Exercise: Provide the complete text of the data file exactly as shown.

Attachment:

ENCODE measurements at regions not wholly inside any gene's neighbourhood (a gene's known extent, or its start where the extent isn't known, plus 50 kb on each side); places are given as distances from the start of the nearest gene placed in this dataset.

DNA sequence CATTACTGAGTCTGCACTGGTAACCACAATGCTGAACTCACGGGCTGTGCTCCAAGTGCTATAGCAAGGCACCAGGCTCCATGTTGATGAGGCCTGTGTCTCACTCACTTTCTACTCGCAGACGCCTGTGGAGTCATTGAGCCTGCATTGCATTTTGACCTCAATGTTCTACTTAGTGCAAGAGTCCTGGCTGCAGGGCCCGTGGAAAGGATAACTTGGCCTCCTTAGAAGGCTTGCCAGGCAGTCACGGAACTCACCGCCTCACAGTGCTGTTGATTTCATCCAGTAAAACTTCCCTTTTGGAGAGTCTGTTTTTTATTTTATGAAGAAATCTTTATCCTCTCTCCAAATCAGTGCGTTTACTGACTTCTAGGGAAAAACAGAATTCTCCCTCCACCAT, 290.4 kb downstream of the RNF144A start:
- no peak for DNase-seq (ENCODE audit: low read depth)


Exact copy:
ENCODE measurements at regions not wholly inside any gene's neighbourhood (a gene's known extent, or its start where the extent isn't known, plus 50 kb on each side); places are given as distances from the start of the nearest gene placed in this dataset.

DNA sequence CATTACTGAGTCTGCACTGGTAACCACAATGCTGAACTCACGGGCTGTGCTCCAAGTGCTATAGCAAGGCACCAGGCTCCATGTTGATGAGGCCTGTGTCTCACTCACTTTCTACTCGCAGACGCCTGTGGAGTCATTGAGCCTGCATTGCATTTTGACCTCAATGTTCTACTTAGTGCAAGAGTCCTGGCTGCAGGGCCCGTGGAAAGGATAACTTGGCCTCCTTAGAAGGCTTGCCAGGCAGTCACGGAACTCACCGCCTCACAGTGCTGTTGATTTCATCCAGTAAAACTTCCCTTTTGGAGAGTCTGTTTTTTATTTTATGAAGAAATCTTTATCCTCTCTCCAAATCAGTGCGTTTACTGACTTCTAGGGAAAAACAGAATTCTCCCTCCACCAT, 290.4 kb downstream of the RNF144A start:
- no peak for DNase-seq (ENCODE audit: low read depth)